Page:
What began about six months ago with 22 competitors ended on the weekend with one winner.
Raymond Modise beat out Janique Vandal in a “tight” game on March 4, making him the chess champion at Laurentian University. He didn't lose a single game during the tournament.
“It was really a tough competition,” he said. “I'm glad I made it through.”
Modise, a second-year international student from Botswana, said he learned a lot from the tournament.
The mining engineering student began playing chess about nine years ago and has competed in a number of tournaments since then. He said it's been a while since he's played competitively.
“I participated in a couple of tournaments when I was in high school,” he said.
In order to win at chess, Modise said it's important to think strategically.
“The aim of the game is to trap the King, so when I play white I attack straight away, moving my pieces to the side of my opponent's King,” he said. “When I play black, I play defensively until I realize that all my pieces are protected and I have (the) chance to attack.”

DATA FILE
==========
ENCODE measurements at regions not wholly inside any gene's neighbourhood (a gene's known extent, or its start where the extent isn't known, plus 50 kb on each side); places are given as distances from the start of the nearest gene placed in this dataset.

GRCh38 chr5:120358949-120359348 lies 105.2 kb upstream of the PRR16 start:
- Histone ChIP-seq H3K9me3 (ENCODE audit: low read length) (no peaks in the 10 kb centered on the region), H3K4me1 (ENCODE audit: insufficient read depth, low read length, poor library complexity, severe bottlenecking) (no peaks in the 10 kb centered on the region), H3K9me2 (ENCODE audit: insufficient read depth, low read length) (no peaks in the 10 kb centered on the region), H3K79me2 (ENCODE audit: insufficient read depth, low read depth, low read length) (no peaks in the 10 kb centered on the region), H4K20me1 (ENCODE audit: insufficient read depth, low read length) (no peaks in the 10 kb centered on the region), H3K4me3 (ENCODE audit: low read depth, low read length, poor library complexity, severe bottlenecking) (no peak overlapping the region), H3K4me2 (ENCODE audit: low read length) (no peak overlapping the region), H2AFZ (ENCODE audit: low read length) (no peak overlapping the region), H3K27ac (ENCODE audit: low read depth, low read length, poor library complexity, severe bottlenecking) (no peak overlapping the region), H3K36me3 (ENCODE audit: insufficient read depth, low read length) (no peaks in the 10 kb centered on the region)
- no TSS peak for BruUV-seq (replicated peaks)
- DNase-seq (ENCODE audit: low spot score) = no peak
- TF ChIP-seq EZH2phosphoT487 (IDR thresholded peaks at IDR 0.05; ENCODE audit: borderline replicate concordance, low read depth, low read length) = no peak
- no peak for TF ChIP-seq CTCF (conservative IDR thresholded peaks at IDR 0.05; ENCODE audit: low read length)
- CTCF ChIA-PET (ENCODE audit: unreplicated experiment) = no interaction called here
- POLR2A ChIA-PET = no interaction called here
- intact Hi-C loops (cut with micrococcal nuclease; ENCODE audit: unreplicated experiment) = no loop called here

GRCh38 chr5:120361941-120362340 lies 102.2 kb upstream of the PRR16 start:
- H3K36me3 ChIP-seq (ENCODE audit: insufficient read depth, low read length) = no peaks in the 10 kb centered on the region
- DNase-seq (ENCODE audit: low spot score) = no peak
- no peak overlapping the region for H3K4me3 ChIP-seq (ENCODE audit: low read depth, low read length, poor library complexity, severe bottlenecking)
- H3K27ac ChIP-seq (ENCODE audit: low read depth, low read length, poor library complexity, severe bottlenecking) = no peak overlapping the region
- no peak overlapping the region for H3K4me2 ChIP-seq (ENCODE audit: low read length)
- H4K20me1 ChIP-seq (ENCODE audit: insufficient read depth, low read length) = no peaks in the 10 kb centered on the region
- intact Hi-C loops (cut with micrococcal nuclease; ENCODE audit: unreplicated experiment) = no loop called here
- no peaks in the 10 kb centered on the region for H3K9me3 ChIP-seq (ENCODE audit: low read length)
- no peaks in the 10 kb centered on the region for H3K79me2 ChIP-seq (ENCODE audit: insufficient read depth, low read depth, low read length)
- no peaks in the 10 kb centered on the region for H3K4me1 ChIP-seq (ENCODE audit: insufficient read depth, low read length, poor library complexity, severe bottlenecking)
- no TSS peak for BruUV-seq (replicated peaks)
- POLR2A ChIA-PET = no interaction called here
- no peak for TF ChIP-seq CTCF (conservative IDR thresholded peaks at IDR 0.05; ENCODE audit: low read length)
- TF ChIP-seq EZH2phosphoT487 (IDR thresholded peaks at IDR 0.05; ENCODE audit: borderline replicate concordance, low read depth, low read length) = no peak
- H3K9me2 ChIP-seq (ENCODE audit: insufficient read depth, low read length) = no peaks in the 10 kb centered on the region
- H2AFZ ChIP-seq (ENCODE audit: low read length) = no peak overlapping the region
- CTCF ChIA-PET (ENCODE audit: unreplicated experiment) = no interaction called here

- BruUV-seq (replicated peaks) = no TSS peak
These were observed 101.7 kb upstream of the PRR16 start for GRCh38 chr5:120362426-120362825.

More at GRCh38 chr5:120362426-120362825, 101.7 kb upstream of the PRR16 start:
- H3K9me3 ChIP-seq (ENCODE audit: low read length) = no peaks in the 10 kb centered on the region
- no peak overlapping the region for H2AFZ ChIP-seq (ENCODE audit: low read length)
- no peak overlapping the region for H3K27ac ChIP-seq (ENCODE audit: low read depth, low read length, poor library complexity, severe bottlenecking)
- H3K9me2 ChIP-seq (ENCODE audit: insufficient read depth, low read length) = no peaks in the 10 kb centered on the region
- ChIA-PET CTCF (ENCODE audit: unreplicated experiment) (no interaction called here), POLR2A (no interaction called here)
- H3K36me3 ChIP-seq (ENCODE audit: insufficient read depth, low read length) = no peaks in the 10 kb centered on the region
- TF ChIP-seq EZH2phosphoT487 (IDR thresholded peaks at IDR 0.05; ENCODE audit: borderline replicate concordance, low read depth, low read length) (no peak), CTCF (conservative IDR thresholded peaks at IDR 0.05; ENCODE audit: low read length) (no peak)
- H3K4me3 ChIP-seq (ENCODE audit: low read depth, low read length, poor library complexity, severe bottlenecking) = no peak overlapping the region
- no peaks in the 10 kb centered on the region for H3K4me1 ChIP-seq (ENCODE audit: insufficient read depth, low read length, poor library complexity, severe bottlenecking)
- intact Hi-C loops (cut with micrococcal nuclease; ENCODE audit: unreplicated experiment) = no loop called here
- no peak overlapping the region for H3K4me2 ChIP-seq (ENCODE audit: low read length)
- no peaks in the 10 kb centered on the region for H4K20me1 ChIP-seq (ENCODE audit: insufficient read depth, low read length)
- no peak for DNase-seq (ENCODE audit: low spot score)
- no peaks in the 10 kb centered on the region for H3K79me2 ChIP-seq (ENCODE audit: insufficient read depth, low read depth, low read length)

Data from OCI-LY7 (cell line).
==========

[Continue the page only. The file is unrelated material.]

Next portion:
Modise said it's also important for players to protect their Queens.
“The queen is the most powerful piece in the game, but losing it early doesn't mean you can't win the game,” he said. “You still can win — the secret to that is to promote your pawn pieces. Once you lose your Queen, make sure that you push your pawn pieces forward.”
Sean Thomas, the student who organized the tournament, said chess is great “mental stimulation” for students.
“Chess is an awesome game once you get to know it,” he said. ”For us university-going students, it's a marvellous way to stimulate the brain.”
Thomas said he's hoping for more student participation in next year's tournament, and would even consider making a chess club at Laurentian if enough people were interested.
For more information about chess at Laurentian University, contact Thomas at email@example.com.